Journal of Neuroimmune Pharmacology

, Volume 7, Issue 3, pp 629–639 | Cite as

HIV-1 Tat Protein Decreases Dopamine Transporter Cell Surface Expression and Vesicular Monoamine Transporter-2 Function in Rat Striatal Synaptosomes

  • Narasimha M. Midde
  • Adrian M. Gomez
  • Jun ZhuEmail author


The dopamine (DA) transporter (DAT) and vesicular monoamine transporter (VMAT2) proteins interact as a biochemical complex to regulate dopaminergic neurotransmission. We have reported that HIV-1Tat1–86 decreases the specific [3H]DA uptake and [3H]WIN 35,428 binding sites without a change in total DAT immunoreactivity in rat striatum (Zhu et al., 2009b). The present study determined the effects of Tat on DAT phosphorylation and trafficking, and vesicular [3H]DA uptake. Pre-incubation of rat striatal synaptosomes with the protein kinase C (PKC) inhibitor bisindolylmaleimide I (1 μM) completely blocked Tat1–86-induced reduction of [3H]DA uptake, indicating that Tat regulates DAT function through a PKC-dependent mechanism. After exposure of synaptosomes to Tat1–86 (1 μM), DAT immunoreactivity was decreased in plasma membrane enriched fractions (P3) and increased in vesicle-enriched fractions (P4) relative to controls without change in total synaptosomal fractions (P2), suggesting that Tat-induced inhibition of DA uptake is attributable to DAT internalization. Although both DAT and VMAT2 proteins are essential for the regulation of DA disposition in synapse and cytosol, Tat inhibited the specific [3H]DA uptake into vesicles (P4) and synaptosomes (P2) by 35 % and 26 %, respectively, inferring that the inhibitory effect of Tat was more profound in VMAT2 protein than in DAT protein. Taken together, the current study reveals that Tat inhibits DAT function through a PKC and trafficking-dependent mechanism and that Tat impacts the dopaminergic tone by regulating both DAT and VMAT2 proteins. These findings provide new insight into understanding the pharmacological mechanisms of HIV-1 viral protein-induced dysfunction of DA neurotransmission in HIV-infected patients.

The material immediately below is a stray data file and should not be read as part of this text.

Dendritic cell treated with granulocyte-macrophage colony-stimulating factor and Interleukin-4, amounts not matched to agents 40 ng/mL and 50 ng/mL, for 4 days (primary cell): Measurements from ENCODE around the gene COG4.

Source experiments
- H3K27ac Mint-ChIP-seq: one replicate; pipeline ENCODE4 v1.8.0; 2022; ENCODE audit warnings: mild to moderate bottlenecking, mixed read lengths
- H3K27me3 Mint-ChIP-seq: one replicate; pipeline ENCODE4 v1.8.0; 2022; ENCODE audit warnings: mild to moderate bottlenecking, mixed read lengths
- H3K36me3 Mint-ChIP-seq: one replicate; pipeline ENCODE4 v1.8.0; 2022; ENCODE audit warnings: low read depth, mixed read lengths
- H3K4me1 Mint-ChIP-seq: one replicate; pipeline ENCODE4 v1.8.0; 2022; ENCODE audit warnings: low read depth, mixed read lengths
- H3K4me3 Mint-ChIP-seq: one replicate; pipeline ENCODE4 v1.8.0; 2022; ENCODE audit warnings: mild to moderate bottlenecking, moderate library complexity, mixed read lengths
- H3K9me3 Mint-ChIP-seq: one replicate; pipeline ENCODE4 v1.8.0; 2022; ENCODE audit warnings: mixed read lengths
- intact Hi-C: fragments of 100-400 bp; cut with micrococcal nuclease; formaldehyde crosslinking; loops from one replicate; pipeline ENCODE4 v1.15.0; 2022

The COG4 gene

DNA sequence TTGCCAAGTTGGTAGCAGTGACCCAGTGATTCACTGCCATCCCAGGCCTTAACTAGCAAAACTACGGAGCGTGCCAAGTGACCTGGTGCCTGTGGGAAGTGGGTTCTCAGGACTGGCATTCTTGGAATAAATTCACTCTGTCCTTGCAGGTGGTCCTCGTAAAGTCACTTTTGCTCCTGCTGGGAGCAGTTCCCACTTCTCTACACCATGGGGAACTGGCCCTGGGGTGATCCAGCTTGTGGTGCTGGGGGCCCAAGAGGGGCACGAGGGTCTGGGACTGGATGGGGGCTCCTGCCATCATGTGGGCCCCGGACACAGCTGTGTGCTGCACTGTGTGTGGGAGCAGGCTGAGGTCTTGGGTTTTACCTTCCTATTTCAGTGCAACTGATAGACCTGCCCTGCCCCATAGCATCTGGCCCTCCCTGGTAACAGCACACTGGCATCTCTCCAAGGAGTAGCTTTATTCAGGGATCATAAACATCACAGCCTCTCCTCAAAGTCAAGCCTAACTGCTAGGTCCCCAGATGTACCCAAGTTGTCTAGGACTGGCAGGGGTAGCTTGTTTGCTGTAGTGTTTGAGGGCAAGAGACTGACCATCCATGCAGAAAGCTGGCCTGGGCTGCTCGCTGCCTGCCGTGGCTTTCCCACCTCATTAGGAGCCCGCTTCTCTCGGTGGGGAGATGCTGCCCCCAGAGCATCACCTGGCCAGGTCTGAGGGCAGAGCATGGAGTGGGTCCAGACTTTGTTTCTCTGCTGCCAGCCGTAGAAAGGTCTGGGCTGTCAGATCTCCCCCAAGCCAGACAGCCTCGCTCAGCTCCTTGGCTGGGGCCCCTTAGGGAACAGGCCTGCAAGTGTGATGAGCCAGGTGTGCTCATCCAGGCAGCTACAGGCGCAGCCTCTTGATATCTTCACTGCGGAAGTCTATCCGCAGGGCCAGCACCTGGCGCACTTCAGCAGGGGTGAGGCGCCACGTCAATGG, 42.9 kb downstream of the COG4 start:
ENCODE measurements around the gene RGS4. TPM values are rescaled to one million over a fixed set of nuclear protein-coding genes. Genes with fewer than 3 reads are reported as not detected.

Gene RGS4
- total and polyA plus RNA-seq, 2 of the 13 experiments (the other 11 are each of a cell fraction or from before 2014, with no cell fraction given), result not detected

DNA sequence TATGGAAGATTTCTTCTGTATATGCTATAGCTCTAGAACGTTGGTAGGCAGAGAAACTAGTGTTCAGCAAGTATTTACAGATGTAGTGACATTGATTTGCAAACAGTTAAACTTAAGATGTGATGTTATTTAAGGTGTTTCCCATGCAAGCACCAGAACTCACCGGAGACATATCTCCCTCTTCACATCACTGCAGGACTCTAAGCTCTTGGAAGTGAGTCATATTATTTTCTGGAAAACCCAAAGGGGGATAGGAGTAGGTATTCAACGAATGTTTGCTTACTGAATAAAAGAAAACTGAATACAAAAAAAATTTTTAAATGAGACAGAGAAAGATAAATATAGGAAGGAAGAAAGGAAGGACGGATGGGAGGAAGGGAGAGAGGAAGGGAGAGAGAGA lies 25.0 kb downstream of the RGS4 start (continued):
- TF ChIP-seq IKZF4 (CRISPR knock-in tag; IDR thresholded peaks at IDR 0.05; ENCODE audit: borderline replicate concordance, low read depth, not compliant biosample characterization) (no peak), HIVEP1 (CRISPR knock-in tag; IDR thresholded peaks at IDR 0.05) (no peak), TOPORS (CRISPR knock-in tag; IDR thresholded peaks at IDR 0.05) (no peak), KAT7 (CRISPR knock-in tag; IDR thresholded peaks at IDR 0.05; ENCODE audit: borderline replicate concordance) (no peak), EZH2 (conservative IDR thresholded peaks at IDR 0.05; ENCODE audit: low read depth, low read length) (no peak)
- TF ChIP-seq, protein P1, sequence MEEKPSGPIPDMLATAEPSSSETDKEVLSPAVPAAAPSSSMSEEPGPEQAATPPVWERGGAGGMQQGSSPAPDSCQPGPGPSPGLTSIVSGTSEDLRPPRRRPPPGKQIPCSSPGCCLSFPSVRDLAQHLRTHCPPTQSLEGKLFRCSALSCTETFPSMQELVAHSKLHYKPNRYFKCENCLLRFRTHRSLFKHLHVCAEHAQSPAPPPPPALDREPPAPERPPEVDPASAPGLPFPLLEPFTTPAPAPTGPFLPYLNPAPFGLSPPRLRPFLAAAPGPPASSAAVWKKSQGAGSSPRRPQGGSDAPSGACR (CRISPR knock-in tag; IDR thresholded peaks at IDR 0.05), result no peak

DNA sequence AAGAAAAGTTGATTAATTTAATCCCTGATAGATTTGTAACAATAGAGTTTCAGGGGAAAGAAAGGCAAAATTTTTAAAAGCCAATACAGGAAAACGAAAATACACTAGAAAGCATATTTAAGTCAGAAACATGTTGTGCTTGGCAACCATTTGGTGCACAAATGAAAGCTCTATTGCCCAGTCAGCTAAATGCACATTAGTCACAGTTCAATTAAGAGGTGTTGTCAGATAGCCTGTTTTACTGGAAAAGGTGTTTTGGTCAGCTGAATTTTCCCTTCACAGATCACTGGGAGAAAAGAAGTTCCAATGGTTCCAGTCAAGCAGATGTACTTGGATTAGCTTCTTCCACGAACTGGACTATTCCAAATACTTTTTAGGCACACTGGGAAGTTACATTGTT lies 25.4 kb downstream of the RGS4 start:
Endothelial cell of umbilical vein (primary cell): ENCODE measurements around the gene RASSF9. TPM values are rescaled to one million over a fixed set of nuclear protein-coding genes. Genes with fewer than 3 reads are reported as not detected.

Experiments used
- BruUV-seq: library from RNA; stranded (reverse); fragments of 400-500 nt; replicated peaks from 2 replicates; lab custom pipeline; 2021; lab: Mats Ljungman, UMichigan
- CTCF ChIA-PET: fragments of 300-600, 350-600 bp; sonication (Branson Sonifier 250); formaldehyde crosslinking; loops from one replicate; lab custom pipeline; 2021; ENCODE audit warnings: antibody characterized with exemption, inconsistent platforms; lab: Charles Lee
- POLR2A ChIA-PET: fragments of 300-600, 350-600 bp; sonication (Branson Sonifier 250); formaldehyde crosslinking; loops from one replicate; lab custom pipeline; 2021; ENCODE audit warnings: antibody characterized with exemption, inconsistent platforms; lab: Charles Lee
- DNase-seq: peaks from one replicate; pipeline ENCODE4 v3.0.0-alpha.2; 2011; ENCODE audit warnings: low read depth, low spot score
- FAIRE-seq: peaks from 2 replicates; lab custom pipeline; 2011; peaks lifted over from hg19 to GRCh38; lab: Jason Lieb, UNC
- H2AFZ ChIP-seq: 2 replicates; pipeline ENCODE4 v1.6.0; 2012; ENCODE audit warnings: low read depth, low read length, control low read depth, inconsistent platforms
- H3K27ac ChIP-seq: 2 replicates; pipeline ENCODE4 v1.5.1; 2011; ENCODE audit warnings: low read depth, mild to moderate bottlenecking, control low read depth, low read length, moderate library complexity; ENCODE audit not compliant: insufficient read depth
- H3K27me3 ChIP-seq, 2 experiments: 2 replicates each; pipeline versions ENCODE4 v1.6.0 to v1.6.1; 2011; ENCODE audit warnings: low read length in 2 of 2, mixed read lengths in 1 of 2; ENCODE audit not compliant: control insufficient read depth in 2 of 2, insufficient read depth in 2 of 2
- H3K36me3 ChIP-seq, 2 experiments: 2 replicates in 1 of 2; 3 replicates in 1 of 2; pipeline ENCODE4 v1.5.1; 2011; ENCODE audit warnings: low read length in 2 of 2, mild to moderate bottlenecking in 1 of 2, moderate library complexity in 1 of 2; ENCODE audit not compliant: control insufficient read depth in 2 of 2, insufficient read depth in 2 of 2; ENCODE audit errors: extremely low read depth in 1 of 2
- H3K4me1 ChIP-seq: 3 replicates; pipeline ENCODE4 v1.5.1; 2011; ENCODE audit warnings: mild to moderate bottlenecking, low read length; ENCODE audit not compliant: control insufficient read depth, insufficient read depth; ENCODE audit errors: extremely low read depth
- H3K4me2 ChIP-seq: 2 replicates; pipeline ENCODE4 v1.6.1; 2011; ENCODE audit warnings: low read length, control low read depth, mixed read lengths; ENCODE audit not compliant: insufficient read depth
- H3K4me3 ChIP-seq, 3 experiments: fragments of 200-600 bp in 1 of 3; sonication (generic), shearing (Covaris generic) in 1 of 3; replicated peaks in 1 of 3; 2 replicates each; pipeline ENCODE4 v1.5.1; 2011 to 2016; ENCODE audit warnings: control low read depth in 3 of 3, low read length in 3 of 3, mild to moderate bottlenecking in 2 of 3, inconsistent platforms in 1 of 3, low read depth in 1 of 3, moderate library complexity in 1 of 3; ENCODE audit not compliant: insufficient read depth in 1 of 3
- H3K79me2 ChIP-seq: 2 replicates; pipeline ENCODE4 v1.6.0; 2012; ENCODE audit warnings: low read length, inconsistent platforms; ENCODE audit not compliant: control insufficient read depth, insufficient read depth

Dopamine transporter Vesicular monoamine transporter HIV-1 Tat Protein kinase C Uptake Trafficking 



This research was supported by grants from the National Institute on Drug Abuse to Jun Zhu (DA024275 and DA026721).

Conflicts of Interest

The authors declare no conflicts of interest.


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© Springer Science+Business Media, LLC 2012

Authors and Affiliations

  • Narasimha M. Midde
    • 1
  • Adrian M. Gomez
    • 1
  • Jun Zhu
    • 1
    Email author
  1. 1.Department of Pharmaceutical and Biomedical Sciences, South Carolina College of PharmacyUniversity of South CarolinaColumbiaUSA

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